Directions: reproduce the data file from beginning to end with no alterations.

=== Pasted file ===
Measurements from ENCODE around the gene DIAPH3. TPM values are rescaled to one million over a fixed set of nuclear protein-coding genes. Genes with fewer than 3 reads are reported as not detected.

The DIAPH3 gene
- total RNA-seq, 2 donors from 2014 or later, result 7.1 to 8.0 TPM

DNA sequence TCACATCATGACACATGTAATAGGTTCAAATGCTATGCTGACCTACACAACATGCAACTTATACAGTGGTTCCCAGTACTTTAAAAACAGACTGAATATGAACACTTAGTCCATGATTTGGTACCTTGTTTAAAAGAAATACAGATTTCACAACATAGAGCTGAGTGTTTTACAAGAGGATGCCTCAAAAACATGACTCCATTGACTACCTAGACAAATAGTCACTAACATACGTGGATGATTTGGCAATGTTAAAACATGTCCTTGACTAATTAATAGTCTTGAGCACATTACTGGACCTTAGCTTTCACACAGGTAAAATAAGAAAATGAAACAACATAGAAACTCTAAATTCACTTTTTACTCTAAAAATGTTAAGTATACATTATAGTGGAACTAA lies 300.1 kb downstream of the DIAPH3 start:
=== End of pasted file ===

Measurements from ENCODE around the gene DIAPH3. TPM values are rescaled to one million over a fixed set of nuclear protein-coding genes. Genes with fewer than 3 reads are reported as not detected.

The DIAPH3 gene
- total RNA-seq, 2 donors from 2014 or later, result 7.1 to 8.0 TPM

DNA sequence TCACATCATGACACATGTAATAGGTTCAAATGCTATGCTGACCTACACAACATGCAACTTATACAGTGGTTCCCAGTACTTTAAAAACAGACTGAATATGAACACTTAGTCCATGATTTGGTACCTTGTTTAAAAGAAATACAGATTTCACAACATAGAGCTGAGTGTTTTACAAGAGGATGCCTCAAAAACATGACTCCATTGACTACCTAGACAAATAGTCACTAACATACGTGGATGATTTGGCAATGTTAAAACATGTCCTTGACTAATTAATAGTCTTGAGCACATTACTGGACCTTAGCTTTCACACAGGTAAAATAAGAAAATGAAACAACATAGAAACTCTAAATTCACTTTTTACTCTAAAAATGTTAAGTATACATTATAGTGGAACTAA lies 300.1 kb downstream of the DIAPH3 start: